Faster Payments Adoption: It’s Much More than the Infrastructure
Reed Luhtanen, Executive Director, FPC
“If you build it, they will come.”
While that advice proved successful for Kevin Costner in “Field of Dreams,” its applicability to faster payments does not transfer as easily. We were keenly reminded of this important fact during our most recent FPC Town Hall, “Value-Added Services for Faster Payments,” where speakers reiterated that faster payments adoption requires much more than just the rails.
“Infrastructure does not equal adoption,” said Hema Jagtiani, Senior Director, Visa, during the Town Hall. Matt Friend, Vice President, also from Visa, reiterated the point. “Infrastructure is absolutely essential. That’s the foundation. But if we’re going to drive adoption, it’s bringing those value-added services on top of it.”
Value-added services are packaged products marketed to faster payments providers with distinct prices, terms, conditions, and user experiences. Value-added services run on and enhance the underlying faster payments core infrastructure. There are consumer-facing value-added services, such as Zelle®, and bank-facing value-added services like risk management tools that prevent fraud across faster payments networks. The important component about both types of services is that they each seek to accelerate adoption of faster payments.
Globally, that strategy appears to be working. Take for instance, India. During the recent Town Hall, Jagtiani detailed that in India, at the launch of its Unified Payment Interface (UPI), a real-time payments platform, adoption was minimal, and very slow to take off. It wasn’t until about three years later—when India rolled out value-added services—that the country saw real uptick in use. By introducing advanced mobile app functionality, better aliasing to send and receive money easier, and an improved user experience, UPI enhanced its services and grew its volume. Additionally, consumer and merchant incentives, cash-back opportunities, and reduced fees/merchant discounts complemented the functionality and incented the network’s use. Today, UPI transactions nearly 3 billion each month – and it’s still growing.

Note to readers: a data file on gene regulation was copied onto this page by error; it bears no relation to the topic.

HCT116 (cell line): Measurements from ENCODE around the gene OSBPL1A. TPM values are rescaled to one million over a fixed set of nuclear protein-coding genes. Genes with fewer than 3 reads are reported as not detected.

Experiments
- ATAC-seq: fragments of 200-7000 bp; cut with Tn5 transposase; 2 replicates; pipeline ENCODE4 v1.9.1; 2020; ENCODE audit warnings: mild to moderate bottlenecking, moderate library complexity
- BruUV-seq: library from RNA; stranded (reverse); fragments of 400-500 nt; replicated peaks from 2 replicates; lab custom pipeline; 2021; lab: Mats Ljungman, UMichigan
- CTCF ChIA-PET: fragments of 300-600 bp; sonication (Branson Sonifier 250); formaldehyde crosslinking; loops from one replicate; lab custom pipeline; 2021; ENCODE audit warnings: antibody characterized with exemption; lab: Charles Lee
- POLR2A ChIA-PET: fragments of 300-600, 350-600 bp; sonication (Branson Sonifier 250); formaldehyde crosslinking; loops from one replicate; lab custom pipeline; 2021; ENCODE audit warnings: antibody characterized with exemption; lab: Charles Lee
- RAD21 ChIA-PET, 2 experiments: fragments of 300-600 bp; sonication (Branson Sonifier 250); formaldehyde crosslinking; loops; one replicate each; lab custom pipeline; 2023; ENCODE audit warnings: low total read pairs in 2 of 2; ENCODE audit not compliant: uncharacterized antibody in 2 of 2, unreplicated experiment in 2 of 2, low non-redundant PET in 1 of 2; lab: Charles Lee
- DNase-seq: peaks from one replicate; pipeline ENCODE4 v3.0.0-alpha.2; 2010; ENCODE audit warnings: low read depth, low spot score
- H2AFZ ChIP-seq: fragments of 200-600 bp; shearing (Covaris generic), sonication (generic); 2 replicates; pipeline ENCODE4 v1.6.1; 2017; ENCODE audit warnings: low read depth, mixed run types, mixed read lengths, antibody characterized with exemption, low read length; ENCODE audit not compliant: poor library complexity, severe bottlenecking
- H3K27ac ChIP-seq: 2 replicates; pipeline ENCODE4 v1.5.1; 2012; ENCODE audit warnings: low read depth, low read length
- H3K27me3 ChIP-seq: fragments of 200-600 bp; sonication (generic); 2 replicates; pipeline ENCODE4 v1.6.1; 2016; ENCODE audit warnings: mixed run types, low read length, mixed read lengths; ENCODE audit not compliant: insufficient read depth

Friend points to these sort of value-added services as critical. He believes we should stop referring to them as “value-added” services and call them what they are: “necessary enabling capabilities.” “Value-added is a misnomer,” he asserted. “It implies they are optional in some way. Without these value-added services in place, the connective tissue that makes it easy to use for consumers, that builds trust, that allows people to expand use cases, and drives efficiency…these are all the things that value-added services bring. It’s these pieces that bring faster payments to life.”
Additional speakers from the Town Hall, which consisted of Members from the FPC’s Network Committee including Jorge Jimenez, Chairman, Juniper Payments; Lou Grilli, Senior Innovation Strategist, PSCU; Laura Weinflash, Senior Payments Executive, Early Warning; Steve Ledford, SVP, Products and Strategy, The Clearing House; Kirstin Wells, Principal Economist, Federal Reserve Bank of Chicago; and Antonia Stroeh, Senior Vice President, New Payment Flows, Mastercard, all shared similar thoughts and considerations for how we, as an industry, can continue to advance faster payments adoption. From open banking and liquidity tools to fraud protocols and QR codes, there were various activities and measures referenced that we can put in place to grow use and adoption of faster payments.
At the FPC, we’ve been actively working on initiatives in line with industry and our panelists’ thinking on how to further faster payments adoption. Take our QR Code Interface Work Group, for instance. The Group is developing a resource that will present faster payments best practices and stakeholder considerations for use with QR Codes. And our Fraud Information Sharing Work Group will soon be releasing its faster payments fraud survey. The Group expects to have initial findings in time for our Fall Member Meeting, taking place September 13 - 15.
We recognize that the faster payments rail – the infrastructure – is just one component of our faster payments future. Faster payments does not have the luxury of the “build it and they will come” mentality. There is work, beyond the development of the rails, that needs to take place to continue the momentum of faster payments, and that’s where the FPC’s focus will continue to be.
If you’d like to help us continue to move forward the “other” necessary components of faster payments adoption, we invite you to become a Member. It is through this work, and the support of industry professionals like you, that we can ensure a future of ubiquitous faster payments for all. Learn more and join here.